Depending on the Android smartphone you’re using as your daily driver, plugging in headphones might have different results. Many of them out there will offer up suggestions for apps you’ve got installed, like Spotify. Some might not do anything.
In the future, apps might be getting a bit smarter, and a bit more pushy, too. Today, during the second day of Google I/O, the Mountain View company has published a post on the Google Developers blog that outlines how future Android apps will be contextually aware of what’s around you, from the accessories you’ve got plugged in to whether or not you’re working out. And depending on your surroundings and environment, Android apps might open automatically in hopes of offering up the best possible app for the situation.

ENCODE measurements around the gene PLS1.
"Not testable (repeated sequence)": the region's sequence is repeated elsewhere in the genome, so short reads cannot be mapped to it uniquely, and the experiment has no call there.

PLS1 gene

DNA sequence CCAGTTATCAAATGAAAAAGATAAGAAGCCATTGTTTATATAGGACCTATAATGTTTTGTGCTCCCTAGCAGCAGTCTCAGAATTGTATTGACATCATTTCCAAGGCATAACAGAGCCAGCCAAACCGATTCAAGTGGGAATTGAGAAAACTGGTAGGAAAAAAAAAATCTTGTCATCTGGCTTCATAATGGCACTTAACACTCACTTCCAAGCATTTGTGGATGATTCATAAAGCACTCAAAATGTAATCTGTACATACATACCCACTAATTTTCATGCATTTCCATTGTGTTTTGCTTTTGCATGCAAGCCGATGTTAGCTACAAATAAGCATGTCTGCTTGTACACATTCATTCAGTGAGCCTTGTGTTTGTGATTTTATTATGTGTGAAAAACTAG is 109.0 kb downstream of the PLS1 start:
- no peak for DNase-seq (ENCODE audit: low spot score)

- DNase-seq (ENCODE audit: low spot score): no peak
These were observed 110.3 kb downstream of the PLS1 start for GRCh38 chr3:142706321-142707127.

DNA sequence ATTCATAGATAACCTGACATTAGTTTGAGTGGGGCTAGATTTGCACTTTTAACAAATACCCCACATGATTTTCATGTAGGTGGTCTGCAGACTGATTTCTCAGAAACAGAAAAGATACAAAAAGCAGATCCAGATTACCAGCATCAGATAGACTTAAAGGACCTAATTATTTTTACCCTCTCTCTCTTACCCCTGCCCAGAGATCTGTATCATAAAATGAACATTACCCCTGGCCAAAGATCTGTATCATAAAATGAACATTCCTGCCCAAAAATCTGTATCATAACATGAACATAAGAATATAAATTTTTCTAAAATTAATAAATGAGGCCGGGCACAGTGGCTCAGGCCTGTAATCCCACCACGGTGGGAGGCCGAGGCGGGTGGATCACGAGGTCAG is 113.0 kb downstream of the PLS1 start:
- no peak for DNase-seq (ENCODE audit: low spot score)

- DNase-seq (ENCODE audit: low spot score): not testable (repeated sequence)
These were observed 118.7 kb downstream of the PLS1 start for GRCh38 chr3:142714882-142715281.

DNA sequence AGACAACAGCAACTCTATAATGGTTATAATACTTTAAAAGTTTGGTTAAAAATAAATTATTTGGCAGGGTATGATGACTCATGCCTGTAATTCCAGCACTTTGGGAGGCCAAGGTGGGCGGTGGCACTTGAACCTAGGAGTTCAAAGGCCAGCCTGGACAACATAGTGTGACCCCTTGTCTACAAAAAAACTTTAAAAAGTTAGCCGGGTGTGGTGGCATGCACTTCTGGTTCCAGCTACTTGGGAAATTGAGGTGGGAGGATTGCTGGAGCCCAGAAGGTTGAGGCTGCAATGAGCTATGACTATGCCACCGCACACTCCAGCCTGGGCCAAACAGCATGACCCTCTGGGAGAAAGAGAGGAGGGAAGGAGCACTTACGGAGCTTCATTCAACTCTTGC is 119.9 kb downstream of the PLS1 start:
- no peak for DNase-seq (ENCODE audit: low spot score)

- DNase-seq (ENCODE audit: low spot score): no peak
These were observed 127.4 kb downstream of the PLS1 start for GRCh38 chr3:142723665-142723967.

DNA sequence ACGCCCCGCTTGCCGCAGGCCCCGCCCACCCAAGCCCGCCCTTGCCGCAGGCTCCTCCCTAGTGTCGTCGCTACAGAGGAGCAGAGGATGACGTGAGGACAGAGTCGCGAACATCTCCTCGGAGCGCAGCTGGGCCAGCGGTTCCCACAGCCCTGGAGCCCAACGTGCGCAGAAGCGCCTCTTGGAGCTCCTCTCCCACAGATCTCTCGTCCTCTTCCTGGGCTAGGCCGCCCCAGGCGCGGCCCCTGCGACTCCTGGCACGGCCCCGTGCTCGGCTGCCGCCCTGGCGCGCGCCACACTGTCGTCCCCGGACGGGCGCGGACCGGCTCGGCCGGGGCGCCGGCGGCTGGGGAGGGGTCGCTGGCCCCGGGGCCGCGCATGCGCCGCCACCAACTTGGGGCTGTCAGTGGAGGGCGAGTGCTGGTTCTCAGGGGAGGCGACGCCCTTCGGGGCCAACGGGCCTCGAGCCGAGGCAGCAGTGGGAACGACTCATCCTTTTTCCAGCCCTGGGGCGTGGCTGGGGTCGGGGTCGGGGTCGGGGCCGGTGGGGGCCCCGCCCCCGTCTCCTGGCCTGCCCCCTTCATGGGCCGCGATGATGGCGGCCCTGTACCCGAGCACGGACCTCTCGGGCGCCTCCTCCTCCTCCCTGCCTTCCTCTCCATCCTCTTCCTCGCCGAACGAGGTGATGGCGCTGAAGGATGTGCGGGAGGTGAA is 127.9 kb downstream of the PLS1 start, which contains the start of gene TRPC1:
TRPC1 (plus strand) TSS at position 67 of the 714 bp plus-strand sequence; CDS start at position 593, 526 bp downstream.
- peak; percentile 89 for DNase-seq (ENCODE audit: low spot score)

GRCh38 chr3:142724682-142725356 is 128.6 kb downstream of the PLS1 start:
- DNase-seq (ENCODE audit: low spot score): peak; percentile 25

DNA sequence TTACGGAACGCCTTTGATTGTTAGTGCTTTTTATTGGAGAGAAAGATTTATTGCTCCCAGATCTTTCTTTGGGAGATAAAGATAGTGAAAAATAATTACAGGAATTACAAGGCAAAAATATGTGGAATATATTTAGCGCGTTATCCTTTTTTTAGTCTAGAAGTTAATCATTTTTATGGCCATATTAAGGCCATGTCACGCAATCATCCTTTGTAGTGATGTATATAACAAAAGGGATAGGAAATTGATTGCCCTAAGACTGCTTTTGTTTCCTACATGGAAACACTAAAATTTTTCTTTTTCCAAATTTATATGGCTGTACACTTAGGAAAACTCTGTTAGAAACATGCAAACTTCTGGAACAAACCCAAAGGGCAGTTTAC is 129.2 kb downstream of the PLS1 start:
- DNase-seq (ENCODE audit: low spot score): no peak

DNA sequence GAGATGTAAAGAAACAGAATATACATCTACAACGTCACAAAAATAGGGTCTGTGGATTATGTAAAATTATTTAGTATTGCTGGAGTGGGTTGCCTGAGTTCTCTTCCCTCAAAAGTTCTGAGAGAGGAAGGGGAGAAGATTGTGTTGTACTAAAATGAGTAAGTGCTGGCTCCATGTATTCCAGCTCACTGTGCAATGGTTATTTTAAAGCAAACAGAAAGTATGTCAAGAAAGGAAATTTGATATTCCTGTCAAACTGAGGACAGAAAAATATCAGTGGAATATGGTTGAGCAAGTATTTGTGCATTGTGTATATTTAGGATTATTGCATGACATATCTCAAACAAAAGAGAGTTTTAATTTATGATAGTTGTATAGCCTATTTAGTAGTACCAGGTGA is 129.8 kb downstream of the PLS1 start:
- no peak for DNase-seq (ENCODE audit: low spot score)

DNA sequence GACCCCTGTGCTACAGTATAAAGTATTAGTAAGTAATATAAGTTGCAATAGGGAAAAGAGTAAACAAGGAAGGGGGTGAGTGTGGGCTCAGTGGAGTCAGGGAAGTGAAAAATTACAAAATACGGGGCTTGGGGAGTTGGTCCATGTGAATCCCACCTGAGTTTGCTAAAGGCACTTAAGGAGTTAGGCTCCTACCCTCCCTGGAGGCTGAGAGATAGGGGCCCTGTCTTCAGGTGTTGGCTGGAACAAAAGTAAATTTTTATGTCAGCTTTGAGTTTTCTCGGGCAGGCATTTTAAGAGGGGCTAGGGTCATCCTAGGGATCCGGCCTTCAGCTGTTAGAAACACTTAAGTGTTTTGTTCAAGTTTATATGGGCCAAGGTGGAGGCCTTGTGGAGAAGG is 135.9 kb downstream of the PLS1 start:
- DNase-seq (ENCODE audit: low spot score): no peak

Examples range from Spotify opening automatically when you plug in some headphones or switch over to a specific playlist, based on whether or not you’re starting a workout.
TechCrunch outlines that another example could include your camera. If you’re someone that takes a lot of photos when you get to the great outdoors, your future Android device might automatically open up the camera app when you get outside.
That contextual information could be used to give even more metadata to photos, too. You could soon use even more specific queries for wanting to find specific photos, like “sunny days with trees.” The weather for the date you took the photo could be included, meaning you could ask Google Photos to find pictures where it was really cold and it was at night.
So, what do you think? Are suggestions better than automatically opening an app, or vice versa?